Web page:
Is Generosity an Antidote to Toxicity?
From the explosion of awareness around toxic masculinity to more general analyses of toxic behavior and targeted accusations of toxic femininity, references to toxicity have become central to many discussions of modern culture.
While this has highlighted the negative impact of previously unquestioned behavior on significant proportions of our society — including women, minorities, and men who don’t conform to a rigid view of masculinity — there is no consensus on how to meaningfully address toxic behavior in a way which will steadily reduce its impact and prevalence.
Often the advice for dealing with toxicity is to identify and avoid those people, exclude them from your life, challenge them about their behavior, or even to punish those who continue to behave in what is perceived to be a toxic manner (even when they’re not doing anything illegal). Others propose macro-level social change such as broadening of laws, which while well-meaning seems complicated, infeasible and unlikely to be effective.
Toxic behavior is inherently deeply selfish.
I’m not going to get into the attendant psychology of toxicity — there’s plenty written about that already elsewhere — and instead just state my own view, which is most toxic behavior is inherently deeply selfish. Entitlement, arrogance, superiority, and being judgmental are all aspects of the self, often accompanied by a lack of concern for the feelings of others and established by societal norms, including through parents, family, community, religion and education.
Because of this, many people who behave in a toxic way often don’t believe or recognize they are doing anything wrong. You can’t change their minds by directly challenging their core beliefs. They need to realize the need for change and create a new framework for themselves based on impetus around something they value, such as the need to be successful in life.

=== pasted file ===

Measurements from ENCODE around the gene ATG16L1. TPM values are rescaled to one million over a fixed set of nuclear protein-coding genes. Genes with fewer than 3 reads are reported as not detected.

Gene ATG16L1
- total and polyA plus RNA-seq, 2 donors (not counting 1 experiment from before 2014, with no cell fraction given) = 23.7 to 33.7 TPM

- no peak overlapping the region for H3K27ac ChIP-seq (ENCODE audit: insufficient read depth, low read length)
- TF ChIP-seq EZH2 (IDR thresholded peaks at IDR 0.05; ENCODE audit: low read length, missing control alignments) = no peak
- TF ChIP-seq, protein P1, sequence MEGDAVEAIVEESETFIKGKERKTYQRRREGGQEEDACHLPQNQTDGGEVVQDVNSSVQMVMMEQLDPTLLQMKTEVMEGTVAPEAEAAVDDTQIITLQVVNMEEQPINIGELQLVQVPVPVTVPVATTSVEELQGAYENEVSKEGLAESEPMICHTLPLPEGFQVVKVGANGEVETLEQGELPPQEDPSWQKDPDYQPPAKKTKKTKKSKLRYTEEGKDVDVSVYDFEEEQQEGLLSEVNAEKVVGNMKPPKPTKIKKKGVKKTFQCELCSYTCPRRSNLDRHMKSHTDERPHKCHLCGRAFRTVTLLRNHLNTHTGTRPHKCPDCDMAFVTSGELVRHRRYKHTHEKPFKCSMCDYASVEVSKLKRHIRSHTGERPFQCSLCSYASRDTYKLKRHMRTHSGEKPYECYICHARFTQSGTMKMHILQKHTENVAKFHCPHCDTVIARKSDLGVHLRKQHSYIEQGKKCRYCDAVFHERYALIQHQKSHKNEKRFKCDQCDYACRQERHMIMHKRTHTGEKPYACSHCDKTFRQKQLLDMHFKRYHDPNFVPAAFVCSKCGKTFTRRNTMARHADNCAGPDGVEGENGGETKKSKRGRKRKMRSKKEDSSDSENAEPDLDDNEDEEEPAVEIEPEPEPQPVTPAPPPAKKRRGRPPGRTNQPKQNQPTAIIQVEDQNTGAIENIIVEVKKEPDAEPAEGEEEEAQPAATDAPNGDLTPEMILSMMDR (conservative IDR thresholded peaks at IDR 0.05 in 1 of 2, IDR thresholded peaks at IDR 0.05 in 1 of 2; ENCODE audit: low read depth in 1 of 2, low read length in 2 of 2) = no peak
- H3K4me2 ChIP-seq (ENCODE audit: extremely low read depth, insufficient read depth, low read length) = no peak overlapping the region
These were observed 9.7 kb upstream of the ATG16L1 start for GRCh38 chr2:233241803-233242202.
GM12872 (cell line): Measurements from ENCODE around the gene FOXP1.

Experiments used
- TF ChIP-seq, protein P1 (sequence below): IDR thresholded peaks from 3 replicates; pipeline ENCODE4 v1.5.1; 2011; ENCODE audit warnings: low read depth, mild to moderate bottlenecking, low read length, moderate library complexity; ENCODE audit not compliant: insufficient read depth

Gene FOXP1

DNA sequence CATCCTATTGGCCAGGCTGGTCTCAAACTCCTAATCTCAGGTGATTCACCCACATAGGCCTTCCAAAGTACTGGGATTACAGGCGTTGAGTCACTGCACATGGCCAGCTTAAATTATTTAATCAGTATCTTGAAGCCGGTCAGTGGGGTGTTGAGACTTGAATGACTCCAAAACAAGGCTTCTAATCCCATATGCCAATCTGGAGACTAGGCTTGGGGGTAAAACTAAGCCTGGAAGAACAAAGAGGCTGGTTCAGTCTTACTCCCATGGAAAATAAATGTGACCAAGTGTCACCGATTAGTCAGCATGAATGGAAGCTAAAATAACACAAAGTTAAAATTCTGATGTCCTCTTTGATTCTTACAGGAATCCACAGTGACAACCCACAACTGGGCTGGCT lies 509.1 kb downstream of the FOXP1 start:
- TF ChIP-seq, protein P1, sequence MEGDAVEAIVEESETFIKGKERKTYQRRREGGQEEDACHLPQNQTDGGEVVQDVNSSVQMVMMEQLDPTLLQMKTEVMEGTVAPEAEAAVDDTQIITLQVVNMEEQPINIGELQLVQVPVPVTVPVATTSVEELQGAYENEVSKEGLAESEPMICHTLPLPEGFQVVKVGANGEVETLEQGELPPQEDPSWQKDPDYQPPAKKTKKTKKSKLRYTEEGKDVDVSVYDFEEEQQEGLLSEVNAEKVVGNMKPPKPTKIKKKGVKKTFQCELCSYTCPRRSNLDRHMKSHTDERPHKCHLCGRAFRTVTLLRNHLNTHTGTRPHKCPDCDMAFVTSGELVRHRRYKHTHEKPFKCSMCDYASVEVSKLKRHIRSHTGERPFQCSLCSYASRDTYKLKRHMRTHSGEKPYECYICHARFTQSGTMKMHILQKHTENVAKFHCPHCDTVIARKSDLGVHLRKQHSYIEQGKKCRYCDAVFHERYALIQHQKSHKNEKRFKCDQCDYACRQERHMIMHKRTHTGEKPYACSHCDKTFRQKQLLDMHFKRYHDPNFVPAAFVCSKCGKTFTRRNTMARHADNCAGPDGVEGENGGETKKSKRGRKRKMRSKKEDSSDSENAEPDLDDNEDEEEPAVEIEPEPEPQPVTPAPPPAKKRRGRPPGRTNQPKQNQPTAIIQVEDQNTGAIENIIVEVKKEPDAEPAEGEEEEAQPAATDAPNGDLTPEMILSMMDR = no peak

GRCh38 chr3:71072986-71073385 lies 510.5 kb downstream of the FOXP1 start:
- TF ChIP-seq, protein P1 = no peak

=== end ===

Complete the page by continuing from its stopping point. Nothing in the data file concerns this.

Success in life can be assessed in many ways: social, romantic, financial, professional, creative, and so on. It varies for every person, and is one of the most profound reasons for people to enact and embrace personal change. If a behavior reinforces success, they will continue it; if a behavior undermines success, then most people will (eventually) change.
If people see others as role models (or competitors) being successful, they’re more likely to emulate their behavior. The more behavior they see around them which reinforces what is “successful” and “unsuccessful”, the more internal motivation there is to adapt. Some will rage against “the system keeping them down” (or whatever), but the noisy voices of the unsuccessful can emphasize the benefits of change … because who really wants to be part of that group?
So what can influence people to redefine success to exclude toxic behavior? If avoiding, isolating, ignoring, arguing, and directly challenging toxicity isn’t likely to work, what would? Perhaps the answer is surprisingly simple: we can all be genuinely generous with others, and demonstrate this through our day-to-day actions and interactions.
Ghandi was onto something when he said “Be the change you wish to see in the world”.
Generosity and empathy are socially powerful traits. In this context, I’m using a broad definition of generosity to mean “freely giving something of value to someone in need, without an expectation of a return”. This can include time, effort, emotional support, advice, consideration, and patience as well as material things like possessions or money*. My point here is that real generosity is closely tied to empathy, in that you’re giving something that has value both to you and the person receiving it.